Blog post

Online safety: what parents and schools can do to keep children safe online

In this blog, Dr Peter Macaulay, Lecturer in Psychology at the University of Derby, comments on what parents and schools can do to keep children safe online. 

By Dr Peter Macaulay - 21 July 2022

With the development of digital technology, children are spending increasingly more time online. While the online environment offers many recreational, educational, and social opportunities for children, it also presents many online risks and dangers. Some of these risks include cyberbullying, pornography, sharing of personal information, inappropriate or distressing content, contact with strangers, sexting, and trolling. The Online Safety Bill aims to outline new measures for a safer online environment, making technology and social media companies more accountable for dealing with harmful content and allowing children to maximise the benefits of digital technology. It was due to be discussed in Parliament but has now been paused until later in the year. As such, it is even more crucial for parents and schools to help keep children safe online.

A report from data gathered in 2020/21 shows that nearly all children (97%) aged 5-15-years use a device to go online, with 91% of 12–15-year-olds having access to their own smartphone. Our research looking at children’s knowledge of online risks found they tended to be poor at articulating for themselves exactly what those dangers were and how they personally could avoid them.

What can parents do?

As a parent you may find yourself concerned by your child’s online activity, or the types of online risks and dangers they may be exposed to. This is completely normal. When it comes to keeping children safe online, the key solution for parents is having a conversation.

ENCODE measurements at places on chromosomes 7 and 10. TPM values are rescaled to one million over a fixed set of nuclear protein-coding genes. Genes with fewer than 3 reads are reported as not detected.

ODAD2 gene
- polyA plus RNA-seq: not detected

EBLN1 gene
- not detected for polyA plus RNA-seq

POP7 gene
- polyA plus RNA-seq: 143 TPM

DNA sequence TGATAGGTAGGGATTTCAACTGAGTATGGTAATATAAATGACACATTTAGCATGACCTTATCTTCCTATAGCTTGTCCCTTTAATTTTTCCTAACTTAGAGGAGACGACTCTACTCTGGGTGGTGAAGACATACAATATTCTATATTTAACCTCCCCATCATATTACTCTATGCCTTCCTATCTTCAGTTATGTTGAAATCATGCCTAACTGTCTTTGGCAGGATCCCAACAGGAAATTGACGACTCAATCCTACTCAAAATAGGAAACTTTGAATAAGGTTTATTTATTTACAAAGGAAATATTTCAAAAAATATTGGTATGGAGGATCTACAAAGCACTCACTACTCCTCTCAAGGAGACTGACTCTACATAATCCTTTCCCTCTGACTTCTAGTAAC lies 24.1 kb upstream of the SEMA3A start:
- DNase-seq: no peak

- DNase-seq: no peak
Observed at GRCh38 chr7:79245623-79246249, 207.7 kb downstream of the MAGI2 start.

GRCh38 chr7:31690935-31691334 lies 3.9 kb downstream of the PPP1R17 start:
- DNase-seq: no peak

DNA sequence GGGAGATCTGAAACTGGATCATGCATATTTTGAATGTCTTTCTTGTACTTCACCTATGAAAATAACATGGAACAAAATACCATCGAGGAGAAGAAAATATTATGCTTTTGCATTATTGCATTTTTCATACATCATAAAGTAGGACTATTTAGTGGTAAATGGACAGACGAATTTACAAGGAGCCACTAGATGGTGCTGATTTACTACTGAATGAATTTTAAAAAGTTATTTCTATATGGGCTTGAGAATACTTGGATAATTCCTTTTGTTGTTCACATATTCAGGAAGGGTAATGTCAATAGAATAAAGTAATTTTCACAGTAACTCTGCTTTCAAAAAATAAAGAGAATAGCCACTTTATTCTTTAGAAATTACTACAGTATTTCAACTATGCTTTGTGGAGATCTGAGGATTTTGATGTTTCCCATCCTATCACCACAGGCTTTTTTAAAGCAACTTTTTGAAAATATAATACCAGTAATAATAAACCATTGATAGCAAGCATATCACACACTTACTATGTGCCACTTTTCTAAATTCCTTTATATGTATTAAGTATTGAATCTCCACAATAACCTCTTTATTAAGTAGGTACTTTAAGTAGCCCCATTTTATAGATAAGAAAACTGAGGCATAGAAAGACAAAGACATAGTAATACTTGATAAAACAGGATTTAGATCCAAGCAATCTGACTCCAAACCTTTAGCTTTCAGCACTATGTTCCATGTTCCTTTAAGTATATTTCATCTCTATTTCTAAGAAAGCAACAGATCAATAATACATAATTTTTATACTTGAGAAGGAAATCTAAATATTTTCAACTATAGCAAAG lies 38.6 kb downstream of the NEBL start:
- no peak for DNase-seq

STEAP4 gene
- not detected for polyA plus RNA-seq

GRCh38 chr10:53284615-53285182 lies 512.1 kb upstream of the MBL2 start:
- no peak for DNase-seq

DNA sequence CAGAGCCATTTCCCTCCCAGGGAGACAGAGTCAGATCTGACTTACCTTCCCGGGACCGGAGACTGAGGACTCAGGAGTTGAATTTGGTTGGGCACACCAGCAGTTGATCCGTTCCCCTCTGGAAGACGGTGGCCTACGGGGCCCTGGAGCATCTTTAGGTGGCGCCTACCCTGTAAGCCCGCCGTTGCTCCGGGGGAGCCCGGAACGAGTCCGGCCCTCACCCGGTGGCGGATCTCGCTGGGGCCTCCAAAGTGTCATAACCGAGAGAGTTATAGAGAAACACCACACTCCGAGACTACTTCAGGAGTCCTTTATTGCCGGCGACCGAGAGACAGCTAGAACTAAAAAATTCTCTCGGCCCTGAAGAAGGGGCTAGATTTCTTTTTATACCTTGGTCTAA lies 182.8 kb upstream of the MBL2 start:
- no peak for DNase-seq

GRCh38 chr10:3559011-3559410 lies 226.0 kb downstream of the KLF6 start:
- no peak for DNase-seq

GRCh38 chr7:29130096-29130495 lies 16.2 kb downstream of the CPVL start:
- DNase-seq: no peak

Parental controls on devices can support you in managing time spent online and keeping children safe.

What can schools do?

Children of all ages across the education system can be vulnerable to online risks. While it is important children do feel safe online, these feelings would need to be based on sound knowledge of online risks and how to avoid them if children are to remain safe. So, it is important schools foster a positive school climate to promote online safety. Equipping children with knowledge of how to stay safe online via formal education is widely regarded as appropriate. Schools can embed tailored and age-appropriate online safety sessions to educate children on different types of online risks and dangers, and strategies to reduce vulnerability to such risks, and how to deal with them.

Our research suggests that teachers often struggle to keep up to date with the development of digital technology and the nature of different online risks but recognise the importance of online safety education.

The Department for Education has outlined key steps when teaching online safety in schools.

We have also developed a novel intervention to tackle online safety, the Cross-age Teaching Zone (CATZ), that schools can utilise to help children. In essence, CATZ invites older children (tutors) to design and deliver a lesson to younger children (tutees). The topic of the lesson is not fixed but selected by the school/teacher to improve the social, emotional, behavioural and well-being development of their pupils. One reason why CATZ is so successful at helping children learn important new things is that it overcomes resistance they often have when adults try to tell them what to do. Our research has shown the effective use of CATZ in promoting anti-bullying attitudes, increasing help-seeking behaviour, and educating children on online risks and ways to stay safe.

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About the author

Peter Macaulay wearing a white Lacoste t-shirt, smiling.

Dr Peter Macaulay
Senior Lecturer in Psychology

Peter is a Senior Lecturer in the School of Psychology within the College of Health, Psychology, and Social Care. Peter primarily teaches social and developmental psychology. Peter's research focuses on cyberbullying, face-to-face bullying, online safety, and bystander intervention. 

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